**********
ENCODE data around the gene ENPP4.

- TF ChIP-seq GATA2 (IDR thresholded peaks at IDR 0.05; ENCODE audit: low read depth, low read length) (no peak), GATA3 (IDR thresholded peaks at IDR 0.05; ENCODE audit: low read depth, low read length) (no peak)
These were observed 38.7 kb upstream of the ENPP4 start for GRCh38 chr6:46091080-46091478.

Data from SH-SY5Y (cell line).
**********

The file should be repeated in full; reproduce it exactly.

ENCODE data around the gene ENPP4.

- TF ChIP-seq GATA2 (IDR thresholded peaks at IDR 0.05; ENCODE audit: low read depth, low read length) (no peak), GATA3 (IDR thresholded peaks at IDR 0.05; ENCODE audit: low read depth, low read length) (no peak)
These were observed 38.7 kb upstream of the ENPP4 start for GRCh38 chr6:46091080-46091478.

Data from SH-SY5Y (cell line).